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Science Scientists Trace Memories

2013.07.25 20:12

이한중*65 Views:2034

Scientists Trace Memories of Things That Never Happened

By JAMES GORMAN



    The vagaries of human memory are notorious. A friend insists you were at your 15th class reunion when you know it was your 10th. You distinctly remember that another friend was at your wedding, until she reminds you that you didn’t invite her. Or, more seriously, an eyewitness misidentifies the perpetrator of a terrible crime.     
        Not only are false, or mistaken, memories common in normal life, but researchers have found it relatively easy to generate false memories of words and images in human subjects. But exactly what goes on in the brain when mistaken memories are formed has remained mysterious.  
           Now scientists at the Riken-M.I.T. Center for Neural Circuit Genetics at the Massachusetts Institute of Technology say they have created a false memory in a mouse, providing detailed clues to how such memories may form in human brains.     
        Steve Ramirez, Xu Liu and other scientists, led by Susumu Tonegawa, reported Thursday in the journal Science that they caused mice to remember being shocked in one location, when in reality the electric shock was delivered in a completely different location.   
          The finding, said Dr. Tonegawa, a Nobel laureate for his work in immunology, and founder of the Picower Institute for Learning and Memory, of which the center is a part, is yet another cautionary reminder of how unreliable memory can be in mice and humans. It adds to evidence he and others first presented last year in the journal Nature that the physical trace of a specific memory can be identified in a group of brain cells as it forms, and activated later by stimulating those same cells.     
        Although mice are not people, the basic mechanisms of memory formation in mammals are evolutionarily ancient, said Edvard I. Moser, a neuroscientist at the Norwegian University of Science and Technology, who studies spatial memory and navigation and was not part of Dr. Tonegawa’s team.    
         At this level of brain activity, he said, “the difference between a mouse and a human is quite small.” In both, memories form in an area of the hippocampus called the dentate gyrus.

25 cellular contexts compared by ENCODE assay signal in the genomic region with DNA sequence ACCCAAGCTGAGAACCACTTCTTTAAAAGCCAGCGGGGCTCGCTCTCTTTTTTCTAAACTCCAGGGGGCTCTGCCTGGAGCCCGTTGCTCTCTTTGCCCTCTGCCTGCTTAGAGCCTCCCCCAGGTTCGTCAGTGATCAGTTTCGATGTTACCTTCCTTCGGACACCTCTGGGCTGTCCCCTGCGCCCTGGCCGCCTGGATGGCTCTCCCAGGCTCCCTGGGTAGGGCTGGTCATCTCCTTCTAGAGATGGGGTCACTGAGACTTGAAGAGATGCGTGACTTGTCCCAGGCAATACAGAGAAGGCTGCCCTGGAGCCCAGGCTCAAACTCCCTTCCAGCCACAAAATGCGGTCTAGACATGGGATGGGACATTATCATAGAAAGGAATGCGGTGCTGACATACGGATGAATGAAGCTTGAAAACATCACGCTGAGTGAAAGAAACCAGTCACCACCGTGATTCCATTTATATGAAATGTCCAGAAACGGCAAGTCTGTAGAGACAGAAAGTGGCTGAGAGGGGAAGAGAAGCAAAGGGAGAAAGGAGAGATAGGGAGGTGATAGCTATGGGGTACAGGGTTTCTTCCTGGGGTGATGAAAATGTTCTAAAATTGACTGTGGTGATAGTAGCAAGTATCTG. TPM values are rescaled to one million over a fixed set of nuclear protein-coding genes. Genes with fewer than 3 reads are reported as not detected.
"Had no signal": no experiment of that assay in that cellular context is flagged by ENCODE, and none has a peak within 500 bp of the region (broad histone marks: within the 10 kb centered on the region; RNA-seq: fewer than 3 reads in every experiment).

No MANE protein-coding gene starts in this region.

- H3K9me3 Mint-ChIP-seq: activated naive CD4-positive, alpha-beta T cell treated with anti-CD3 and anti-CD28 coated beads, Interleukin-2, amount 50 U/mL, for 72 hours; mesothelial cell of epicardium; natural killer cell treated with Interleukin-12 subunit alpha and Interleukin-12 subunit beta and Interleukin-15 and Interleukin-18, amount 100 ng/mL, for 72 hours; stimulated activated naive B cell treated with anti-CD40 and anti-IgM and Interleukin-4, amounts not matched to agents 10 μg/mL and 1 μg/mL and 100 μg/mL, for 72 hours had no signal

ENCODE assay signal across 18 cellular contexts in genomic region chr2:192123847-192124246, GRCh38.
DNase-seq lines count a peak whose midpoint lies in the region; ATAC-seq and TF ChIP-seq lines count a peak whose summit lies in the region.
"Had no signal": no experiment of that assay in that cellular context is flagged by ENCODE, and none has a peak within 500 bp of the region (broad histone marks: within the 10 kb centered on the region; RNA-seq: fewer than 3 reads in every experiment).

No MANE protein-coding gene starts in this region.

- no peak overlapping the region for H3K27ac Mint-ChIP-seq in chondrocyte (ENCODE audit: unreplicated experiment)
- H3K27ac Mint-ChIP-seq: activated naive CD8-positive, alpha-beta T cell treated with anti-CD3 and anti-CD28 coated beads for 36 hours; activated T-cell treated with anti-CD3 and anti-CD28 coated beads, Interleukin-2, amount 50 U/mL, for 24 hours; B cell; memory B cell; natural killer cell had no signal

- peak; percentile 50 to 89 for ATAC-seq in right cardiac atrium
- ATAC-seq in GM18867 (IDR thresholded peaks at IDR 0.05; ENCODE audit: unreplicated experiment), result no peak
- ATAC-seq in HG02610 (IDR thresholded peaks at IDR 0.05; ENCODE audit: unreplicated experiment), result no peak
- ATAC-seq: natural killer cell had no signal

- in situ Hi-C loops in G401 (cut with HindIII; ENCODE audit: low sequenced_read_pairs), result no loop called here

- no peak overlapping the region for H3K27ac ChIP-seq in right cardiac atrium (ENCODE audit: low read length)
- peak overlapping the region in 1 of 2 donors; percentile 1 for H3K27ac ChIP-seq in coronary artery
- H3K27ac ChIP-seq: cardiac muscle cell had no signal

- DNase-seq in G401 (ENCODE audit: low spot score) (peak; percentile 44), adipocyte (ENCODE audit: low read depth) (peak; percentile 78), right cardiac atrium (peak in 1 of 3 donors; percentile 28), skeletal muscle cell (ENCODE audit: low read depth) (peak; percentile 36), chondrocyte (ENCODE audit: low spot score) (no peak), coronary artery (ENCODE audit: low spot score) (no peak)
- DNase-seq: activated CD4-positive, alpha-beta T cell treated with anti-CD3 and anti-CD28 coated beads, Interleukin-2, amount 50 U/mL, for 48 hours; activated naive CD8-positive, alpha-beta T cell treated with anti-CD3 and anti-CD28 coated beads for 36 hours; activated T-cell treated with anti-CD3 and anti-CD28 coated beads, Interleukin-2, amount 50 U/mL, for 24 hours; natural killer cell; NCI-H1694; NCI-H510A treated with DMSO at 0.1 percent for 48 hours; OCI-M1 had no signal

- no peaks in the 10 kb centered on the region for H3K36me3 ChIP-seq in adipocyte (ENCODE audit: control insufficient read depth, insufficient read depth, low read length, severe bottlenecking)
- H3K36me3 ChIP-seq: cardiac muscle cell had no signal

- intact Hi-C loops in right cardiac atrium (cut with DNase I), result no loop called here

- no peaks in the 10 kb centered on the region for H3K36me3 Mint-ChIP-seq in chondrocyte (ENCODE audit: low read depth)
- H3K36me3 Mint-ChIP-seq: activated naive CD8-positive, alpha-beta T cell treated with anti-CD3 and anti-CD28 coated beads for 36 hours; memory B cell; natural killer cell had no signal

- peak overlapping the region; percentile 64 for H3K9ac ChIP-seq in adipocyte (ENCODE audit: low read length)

“What I find fascinating about this,” Dr. Moser said, “is that you actually can point to a physical substrate to memory,” what the researchers call an engram. Neuroscientists have long talked about engrams, but Dr. Moser said the recent research is the closest they have gotten to pointing to a spot in the brain and saying, “That is the memory.”    
         In the research reported Thursday, Dr. Tonegawa’s team first put mice in one environment and let them get used to it and remember it. They identified and chemically labeled the cells in the animals’ brains where that memory was being formed. The mice were not shocked in that environment.      
       A day later, in a completely different environment, the researchers delivered an electric shock to the mice at the same time that they stimulated the previously identified brain cells to trigger the earlier memory.   
          On the third day, the mice were reintroduced to the first environment. They froze in fear, a typical and well studied mouse behavior, indicating they remembered being shocked in the first environment, something that never happened. The researchers ran numerous variations of the experiment to confirm that they were in fact seeing the mice acting on a false memory.    
         The tools of optogenetics, which are transforming neuroscience, were used to locate and chemically label neurons, as well as make them susceptible to activation by blue light transmitted by a fiber optic cable. With these techniques the researchers were able to identify and label which neurons were involved in forming the initial memory of the first environment, and to reactivate the labeled cells a day later with light.    
         Dr. Tonegawa said that because the mechanisms of memory formation are almost certainly similar in mice and humans, part of the importance of the research is “to make people realize even more than before how unreliable human memory is,” particularly in criminal cases when so much is at stake.    
         That unreliability, he said, prompts a question about evolution: “Why is our brain made in such a way that we form false memories?”     
        No one knows, he said, but he wonders if it has to do with the creativity that allows humans to envision possible events and combinations of real and imagined events in great detail. That rich internal experience fuels work in the arts and sciences and other creative activities, he said. “Unless you have that kind of ability, there is no civilization,” he said.    
         But it could also provide raw material for false memories — a possible “tradeoff for this tremendous benefit.”
    ■ PUBLISHED JULY 25, 2013 http://www.nytimes.com/2013/07/26/science/false-memory-planted-in-a-mouse-brain-study-shows.html
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